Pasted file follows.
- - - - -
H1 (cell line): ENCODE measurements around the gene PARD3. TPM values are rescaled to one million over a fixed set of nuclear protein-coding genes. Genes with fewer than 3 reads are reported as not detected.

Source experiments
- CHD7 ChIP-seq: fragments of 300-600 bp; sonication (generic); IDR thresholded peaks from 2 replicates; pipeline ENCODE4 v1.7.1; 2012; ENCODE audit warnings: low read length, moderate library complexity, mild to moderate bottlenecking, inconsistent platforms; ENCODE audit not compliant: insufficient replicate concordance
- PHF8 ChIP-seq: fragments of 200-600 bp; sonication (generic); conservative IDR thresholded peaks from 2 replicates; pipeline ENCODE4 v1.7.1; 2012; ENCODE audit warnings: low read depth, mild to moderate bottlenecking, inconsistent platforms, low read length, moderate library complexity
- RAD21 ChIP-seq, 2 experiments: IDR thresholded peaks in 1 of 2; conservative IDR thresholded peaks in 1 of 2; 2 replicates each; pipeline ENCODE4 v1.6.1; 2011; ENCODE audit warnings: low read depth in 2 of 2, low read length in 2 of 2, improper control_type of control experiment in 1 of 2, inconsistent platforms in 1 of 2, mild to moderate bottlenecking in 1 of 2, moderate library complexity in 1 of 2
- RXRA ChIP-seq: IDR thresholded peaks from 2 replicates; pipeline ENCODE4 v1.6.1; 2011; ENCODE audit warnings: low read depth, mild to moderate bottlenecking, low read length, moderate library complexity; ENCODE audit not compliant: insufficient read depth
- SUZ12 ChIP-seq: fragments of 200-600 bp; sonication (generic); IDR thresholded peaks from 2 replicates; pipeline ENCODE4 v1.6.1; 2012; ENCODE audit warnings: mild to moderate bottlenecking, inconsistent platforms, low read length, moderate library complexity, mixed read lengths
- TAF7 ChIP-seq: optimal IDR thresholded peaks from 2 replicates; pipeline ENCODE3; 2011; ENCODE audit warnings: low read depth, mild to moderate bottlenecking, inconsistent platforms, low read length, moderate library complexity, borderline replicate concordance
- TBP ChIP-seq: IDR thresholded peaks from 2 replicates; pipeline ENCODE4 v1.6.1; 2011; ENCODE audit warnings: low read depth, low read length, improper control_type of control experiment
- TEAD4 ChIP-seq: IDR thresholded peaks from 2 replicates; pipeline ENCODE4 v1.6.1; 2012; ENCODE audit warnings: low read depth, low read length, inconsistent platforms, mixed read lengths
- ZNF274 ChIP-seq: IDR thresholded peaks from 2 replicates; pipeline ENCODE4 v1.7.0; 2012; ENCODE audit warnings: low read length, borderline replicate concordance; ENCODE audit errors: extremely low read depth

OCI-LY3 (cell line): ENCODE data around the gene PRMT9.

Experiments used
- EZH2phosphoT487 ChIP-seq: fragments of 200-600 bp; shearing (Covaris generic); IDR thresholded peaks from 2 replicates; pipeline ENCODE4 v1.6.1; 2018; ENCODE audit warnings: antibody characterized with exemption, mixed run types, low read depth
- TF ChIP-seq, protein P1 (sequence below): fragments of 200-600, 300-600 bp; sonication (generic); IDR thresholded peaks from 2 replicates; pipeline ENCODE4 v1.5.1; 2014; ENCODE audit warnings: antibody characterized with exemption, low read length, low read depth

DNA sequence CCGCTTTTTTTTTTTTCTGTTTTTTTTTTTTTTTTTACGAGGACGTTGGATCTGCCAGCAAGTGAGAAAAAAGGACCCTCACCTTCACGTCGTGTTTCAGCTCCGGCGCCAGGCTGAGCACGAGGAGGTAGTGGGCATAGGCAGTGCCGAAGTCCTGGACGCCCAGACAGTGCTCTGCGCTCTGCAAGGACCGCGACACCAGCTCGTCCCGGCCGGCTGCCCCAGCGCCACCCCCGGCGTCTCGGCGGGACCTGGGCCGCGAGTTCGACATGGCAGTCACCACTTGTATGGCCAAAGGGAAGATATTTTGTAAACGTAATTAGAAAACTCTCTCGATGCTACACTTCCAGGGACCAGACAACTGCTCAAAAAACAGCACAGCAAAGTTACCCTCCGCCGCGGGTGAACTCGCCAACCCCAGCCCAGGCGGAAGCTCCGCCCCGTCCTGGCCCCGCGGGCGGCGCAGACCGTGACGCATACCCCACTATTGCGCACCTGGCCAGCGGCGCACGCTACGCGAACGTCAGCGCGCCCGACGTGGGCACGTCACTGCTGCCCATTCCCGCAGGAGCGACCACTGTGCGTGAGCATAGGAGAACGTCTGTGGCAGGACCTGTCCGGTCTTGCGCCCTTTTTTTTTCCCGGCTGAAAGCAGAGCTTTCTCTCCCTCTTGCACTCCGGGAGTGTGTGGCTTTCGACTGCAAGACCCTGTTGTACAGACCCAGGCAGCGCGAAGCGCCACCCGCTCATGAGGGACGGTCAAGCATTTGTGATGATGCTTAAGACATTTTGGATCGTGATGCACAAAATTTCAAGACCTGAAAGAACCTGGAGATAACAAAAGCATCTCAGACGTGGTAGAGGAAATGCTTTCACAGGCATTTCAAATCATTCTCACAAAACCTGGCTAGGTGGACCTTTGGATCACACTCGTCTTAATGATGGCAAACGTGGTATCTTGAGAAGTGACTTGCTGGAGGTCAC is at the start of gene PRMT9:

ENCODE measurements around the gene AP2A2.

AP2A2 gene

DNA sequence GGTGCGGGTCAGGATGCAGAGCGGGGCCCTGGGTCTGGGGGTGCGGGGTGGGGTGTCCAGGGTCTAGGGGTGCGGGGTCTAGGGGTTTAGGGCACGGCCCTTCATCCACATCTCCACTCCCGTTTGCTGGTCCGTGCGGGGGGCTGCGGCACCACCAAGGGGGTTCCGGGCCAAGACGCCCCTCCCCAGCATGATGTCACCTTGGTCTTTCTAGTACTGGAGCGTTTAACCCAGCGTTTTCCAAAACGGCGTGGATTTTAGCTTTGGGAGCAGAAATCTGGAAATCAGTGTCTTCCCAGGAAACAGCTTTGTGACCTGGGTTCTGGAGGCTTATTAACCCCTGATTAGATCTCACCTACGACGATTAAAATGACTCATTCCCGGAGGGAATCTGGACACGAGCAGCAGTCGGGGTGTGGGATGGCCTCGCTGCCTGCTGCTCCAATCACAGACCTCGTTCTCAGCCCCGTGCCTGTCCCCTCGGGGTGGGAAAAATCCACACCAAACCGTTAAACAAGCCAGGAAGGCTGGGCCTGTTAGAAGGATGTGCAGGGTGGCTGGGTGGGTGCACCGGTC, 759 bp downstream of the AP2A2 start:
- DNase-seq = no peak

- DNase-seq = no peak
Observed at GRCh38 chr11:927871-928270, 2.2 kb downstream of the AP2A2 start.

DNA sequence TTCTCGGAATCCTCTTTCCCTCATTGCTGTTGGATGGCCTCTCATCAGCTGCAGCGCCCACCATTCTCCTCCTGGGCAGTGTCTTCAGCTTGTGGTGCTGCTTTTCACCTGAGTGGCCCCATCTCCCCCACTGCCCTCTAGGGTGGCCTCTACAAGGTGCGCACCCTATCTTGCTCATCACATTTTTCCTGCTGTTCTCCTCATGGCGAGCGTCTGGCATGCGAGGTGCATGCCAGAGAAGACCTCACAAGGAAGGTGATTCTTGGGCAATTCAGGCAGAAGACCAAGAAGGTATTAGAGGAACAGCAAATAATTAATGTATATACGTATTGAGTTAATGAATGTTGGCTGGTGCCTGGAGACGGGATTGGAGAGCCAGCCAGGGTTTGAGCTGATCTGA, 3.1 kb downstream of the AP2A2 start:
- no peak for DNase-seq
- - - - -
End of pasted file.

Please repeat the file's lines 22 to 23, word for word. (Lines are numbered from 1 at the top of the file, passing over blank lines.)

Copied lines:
Observed at GRCh38 chr11:927871-928270, 2.2 kb downstream of the AP2A2 start.

DNA sequence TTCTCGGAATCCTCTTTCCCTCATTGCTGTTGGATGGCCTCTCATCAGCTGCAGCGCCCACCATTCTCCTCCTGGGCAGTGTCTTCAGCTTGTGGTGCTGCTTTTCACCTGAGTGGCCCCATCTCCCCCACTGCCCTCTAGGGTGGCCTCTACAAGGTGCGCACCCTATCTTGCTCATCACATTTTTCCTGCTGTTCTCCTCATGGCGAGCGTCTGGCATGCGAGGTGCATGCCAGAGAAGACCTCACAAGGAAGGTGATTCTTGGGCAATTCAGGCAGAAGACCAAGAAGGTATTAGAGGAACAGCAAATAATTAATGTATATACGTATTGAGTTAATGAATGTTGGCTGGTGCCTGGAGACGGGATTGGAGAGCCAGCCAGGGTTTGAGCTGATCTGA, 3.1 kb downstream of the AP2A2 start: